Those dismal midwinter days make it very hard to keep pushing on. We get through them by changing up the school routine. I kept some essentials going each day, like math and reading, plus drove kids to their classes. Otherwise, most of the school happened in the evenings with Darren, who got to indulge his love of teaching.

In the past, he’s had the kids research a subject. Sometimes they cook foods to go along with a topic. We’ve incorporated what they’re learning into a family roleplaying game. This year, Darren just read aloud—he chose Stuff Matters by Mark Miodownik—as an easy way to discuss everyday materials in our modern world.

The reduced schedule let us hibernate a little, giving us enough energy to start back up in March and finish the ride. We will definitely do the February pause again.

Educating four children takes a lot of balance, especially since we prefer a low-key, flexible schedule. Next year won’t look quite like this year, as we continue to tailor our homeschooling to our needs.

But see the part where I said “next year”? We’re almost finished with this year. The roller coaster is slowing to a stop. Summer is almost here.

Bring it on.

-Sara

Photo Credit: All images by Sara Jones.

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2 Comments on “Rolling to a Stop: 2015-16 Year in Review”

  1. Ben Slade
    May 23, 2016 at 6:10 pm #

    This is not intended as a criticism but I have noticed a number of post about “Home School” families taking the summer off (or so it comes across). All our children have completed college, and are presently married and raising their own children. We never took the summer “off” from school. We did go on vacations (sometimes off season, but not always) and naturally, while the vacations were more relaxed, they still provided educational “field trip style” opportunities. I hope more Home School Families are doing this; It served our family well, and probably contributed to their “work ethic” in college. We have no complaints and no problems to report about “all year school”. None of my children has ever said anything negative about it either. I was a farm boy in a small agricultural community in the 1950’s. Spring break was for planting the crops, and the summer was for doing the massive amount of seasonal work required on a farm. I worked in a product of the industrial revolution (aviation) so we saw no need for the government school program of spring break and summer to while away the hours. But, home school is a life style for rugged individualist. There are bound to be as many methods as there are those doing it. I’m writing this only because I’m amazed at the wasted time these breaks would suggest. The child’s education is the foundation they will build the rest of their life on. It must be taken seriously, regardless of the techniques employed.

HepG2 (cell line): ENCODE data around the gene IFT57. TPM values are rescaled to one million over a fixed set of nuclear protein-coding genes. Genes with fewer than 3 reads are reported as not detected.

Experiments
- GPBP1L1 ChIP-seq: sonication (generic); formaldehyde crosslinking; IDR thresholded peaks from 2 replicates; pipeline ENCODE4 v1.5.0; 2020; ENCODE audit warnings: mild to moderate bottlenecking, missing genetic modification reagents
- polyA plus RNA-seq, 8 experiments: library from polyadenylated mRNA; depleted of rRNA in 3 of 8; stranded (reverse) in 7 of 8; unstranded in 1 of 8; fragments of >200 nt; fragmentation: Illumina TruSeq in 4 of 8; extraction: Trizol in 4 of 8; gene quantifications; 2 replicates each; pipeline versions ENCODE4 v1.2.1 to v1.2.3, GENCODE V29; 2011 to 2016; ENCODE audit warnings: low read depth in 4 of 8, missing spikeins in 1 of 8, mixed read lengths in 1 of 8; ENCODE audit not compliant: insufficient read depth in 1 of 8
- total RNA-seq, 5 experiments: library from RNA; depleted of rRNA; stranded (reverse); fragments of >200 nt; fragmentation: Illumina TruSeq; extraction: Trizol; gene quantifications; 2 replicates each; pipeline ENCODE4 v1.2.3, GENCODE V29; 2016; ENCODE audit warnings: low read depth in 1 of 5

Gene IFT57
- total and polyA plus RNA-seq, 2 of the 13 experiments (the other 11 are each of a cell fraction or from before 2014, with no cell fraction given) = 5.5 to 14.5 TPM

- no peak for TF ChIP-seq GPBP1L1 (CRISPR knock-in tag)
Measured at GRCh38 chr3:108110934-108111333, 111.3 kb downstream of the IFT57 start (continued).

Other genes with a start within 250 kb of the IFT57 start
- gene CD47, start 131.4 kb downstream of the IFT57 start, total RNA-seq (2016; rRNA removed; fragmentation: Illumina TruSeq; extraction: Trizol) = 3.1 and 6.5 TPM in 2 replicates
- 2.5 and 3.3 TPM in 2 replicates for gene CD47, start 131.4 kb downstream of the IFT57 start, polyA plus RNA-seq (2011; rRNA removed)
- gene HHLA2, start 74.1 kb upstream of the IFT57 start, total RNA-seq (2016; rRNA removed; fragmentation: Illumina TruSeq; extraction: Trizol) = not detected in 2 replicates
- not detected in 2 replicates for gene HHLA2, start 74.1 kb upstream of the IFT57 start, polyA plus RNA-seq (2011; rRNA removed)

Like

    • SJ
      June 25, 2016 at 4:26 pm #

      I consider it just as important that our children learn the art of relaxing and “Sabbath rest” as well as trying to accomplish life goals. Plus, “white space” for pursuing creativity and pleasure is time well-used.

      Every family is different; that’s why I love the flexibility of homeschooling. Your family’s style suited you, just as ours suits us. That’s a pretty good arrangement!

      Like